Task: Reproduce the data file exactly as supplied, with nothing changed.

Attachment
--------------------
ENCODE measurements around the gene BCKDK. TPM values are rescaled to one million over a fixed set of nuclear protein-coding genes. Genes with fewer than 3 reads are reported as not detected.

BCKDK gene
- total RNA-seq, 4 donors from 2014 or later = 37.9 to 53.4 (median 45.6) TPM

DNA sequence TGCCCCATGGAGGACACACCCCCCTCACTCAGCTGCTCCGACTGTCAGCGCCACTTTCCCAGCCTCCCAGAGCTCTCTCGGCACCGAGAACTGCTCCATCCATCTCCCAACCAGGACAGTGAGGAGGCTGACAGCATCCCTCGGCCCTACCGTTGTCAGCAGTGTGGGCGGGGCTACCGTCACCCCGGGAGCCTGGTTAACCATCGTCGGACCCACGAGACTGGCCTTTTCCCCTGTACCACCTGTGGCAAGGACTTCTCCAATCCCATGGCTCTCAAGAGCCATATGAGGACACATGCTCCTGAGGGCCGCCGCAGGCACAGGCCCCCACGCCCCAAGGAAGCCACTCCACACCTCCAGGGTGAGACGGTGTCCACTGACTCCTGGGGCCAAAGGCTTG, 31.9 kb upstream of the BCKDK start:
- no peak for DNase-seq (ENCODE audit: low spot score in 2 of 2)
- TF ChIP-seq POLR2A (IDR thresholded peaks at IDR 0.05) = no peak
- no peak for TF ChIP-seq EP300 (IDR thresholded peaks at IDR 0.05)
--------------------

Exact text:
ENCODE measurements around the gene BCKDK. TPM values are rescaled to one million over a fixed set of nuclear protein-coding genes. Genes with fewer than 3 reads are reported as not detected.

BCKDK gene
- total RNA-seq, 4 donors from 2014 or later = 37.9 to 53.4 (median 45.6) TPM

DNA sequence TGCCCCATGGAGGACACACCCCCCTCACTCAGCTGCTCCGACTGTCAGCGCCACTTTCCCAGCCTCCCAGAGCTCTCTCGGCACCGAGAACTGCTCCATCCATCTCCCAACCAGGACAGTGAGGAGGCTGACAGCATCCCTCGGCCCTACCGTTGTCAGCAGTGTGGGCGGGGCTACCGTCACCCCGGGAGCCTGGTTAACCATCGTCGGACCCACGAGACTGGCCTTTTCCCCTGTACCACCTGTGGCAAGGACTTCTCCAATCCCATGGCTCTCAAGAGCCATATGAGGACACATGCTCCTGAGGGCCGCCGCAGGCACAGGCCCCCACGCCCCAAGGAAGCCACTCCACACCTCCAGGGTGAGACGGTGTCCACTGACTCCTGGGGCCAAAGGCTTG, 31.9 kb upstream of the BCKDK start:
- no peak for DNase-seq (ENCODE audit: low spot score in 2 of 2)
- TF ChIP-seq POLR2A (IDR thresholded peaks at IDR 0.05) = no peak
- no peak for TF ChIP-seq EP300 (IDR thresholded peaks at IDR 0.05)